I don’t mind when people say they don’t enjoy women’s rugby as long as they’ve watched a women’s match. It’s only frustrating when jokes are made despite never coming to watch. I would say of all the people who’ve come to watch the women play for the first time, except maybe one or two, have said how much they’ve enjoyed it and seen for themselves how the skill level is exceptional. I say fair play to those guys who have educated themselves and been honest how they’ve changed their minds since coming to watch more women’s games. The best way to strive for equality in the sport is growing our crowd base by having more people able to come and support us and empowering women to hold senior positions within the RFU.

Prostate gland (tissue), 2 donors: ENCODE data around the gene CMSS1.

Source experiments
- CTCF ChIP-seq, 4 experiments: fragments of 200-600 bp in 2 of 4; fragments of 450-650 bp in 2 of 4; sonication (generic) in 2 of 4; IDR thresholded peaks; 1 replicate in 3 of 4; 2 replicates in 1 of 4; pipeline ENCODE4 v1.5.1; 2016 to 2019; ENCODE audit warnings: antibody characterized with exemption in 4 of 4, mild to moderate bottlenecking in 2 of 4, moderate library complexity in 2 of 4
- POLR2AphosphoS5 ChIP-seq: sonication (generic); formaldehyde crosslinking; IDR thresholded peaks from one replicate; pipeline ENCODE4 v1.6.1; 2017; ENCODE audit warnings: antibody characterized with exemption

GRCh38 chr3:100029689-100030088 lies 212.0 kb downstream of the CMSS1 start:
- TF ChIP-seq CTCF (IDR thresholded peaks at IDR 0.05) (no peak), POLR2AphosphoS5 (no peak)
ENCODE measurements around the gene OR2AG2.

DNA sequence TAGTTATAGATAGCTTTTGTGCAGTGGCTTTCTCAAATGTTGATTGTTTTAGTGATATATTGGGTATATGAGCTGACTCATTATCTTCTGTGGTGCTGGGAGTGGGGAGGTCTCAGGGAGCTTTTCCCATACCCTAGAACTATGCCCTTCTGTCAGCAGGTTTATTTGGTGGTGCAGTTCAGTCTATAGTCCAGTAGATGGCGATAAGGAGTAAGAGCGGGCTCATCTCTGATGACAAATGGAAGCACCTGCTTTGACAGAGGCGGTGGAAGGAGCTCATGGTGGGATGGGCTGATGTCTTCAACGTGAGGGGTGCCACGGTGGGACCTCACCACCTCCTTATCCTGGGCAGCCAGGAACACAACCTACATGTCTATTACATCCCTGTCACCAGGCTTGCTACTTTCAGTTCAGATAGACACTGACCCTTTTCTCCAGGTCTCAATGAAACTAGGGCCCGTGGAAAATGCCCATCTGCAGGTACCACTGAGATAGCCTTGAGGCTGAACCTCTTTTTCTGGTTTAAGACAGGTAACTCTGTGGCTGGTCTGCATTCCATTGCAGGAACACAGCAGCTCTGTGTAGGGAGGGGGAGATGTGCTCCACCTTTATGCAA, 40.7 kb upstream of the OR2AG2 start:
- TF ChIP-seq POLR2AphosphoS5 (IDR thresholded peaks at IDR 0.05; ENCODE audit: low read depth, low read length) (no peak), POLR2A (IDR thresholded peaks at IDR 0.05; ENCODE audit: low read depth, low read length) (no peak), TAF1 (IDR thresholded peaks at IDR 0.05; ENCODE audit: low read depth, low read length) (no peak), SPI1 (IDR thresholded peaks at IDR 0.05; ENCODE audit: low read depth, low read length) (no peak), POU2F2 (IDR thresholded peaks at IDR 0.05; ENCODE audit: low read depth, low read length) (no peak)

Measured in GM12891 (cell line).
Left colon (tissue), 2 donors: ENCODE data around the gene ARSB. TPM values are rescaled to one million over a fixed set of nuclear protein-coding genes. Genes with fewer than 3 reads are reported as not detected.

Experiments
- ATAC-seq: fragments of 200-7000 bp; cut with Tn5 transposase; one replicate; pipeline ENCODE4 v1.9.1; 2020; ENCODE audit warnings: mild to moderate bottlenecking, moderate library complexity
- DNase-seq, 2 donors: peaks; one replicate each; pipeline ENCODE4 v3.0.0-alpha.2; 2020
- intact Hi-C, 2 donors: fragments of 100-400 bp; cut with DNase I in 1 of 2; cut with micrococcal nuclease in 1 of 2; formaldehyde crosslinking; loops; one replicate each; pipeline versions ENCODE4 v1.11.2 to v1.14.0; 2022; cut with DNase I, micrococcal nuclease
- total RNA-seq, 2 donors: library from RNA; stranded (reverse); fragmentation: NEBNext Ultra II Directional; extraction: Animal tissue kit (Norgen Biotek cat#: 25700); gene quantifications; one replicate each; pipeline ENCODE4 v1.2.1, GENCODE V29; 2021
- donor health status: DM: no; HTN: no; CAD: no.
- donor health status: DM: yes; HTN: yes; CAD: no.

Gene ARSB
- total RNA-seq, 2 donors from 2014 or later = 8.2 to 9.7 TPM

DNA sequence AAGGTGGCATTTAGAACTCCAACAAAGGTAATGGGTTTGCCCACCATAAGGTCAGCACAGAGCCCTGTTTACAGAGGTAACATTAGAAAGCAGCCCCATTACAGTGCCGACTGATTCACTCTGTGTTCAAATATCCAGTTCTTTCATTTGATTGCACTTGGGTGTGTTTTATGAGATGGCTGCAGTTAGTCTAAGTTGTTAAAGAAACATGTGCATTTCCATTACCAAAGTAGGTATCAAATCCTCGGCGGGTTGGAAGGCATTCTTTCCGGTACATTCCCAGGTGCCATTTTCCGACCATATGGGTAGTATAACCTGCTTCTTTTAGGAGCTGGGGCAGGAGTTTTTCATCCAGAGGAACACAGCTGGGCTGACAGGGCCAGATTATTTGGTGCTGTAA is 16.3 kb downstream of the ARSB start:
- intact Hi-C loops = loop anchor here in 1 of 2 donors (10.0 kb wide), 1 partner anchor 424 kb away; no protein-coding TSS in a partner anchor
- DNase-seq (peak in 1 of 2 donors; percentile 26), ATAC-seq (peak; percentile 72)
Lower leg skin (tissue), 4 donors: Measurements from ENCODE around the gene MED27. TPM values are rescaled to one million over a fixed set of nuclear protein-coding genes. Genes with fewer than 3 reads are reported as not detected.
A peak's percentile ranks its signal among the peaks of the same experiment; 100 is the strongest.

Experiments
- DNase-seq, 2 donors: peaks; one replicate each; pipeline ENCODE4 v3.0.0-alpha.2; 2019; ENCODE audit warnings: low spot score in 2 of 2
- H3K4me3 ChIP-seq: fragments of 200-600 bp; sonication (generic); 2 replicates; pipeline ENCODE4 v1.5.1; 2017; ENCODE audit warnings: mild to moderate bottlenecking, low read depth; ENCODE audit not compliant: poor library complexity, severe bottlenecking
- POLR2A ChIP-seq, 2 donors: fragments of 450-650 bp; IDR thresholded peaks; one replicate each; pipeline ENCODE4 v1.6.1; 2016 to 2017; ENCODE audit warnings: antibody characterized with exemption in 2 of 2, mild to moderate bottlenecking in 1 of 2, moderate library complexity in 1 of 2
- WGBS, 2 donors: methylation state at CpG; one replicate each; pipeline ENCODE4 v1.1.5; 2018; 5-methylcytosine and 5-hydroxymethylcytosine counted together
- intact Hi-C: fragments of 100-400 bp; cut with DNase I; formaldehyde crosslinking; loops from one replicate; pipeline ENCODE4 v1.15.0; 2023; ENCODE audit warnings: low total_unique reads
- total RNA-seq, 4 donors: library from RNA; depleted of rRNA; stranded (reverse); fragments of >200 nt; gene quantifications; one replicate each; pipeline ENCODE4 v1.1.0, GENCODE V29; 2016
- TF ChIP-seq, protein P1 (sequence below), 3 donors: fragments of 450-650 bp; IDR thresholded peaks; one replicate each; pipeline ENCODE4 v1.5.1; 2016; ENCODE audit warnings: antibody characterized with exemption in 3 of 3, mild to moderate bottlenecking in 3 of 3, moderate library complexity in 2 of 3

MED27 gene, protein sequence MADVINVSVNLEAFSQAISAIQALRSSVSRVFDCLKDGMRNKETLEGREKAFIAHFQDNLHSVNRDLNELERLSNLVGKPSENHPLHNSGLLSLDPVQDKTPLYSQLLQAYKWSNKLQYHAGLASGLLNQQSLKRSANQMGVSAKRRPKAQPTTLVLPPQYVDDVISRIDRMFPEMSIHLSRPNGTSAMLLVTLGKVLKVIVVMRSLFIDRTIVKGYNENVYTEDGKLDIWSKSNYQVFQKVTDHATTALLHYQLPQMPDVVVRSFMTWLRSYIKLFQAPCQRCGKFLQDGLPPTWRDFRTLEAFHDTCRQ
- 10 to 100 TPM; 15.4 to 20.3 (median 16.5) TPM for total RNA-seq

When looking at Captaincy, what qualities make a good captain, what do you think is important?
It’s about the player that’s prepared to do what they say, prepared to put their body on the line, to inspire the team and not be about social media. They need to be confident and able to make quick, snap decisions; an infectious spirit on and off the pitch. Someone players feel comfortable going to with any issue and knowing they will be able to support them. Essentially, a person that can make 14 other players play well and bring the team together. Sarah Hunter, Katy Daly-Mclean and Marlie Packer, who’s vice-captain at Saracens, are all good examples of this.
Best advice you’ve received from a coach? And worst advice?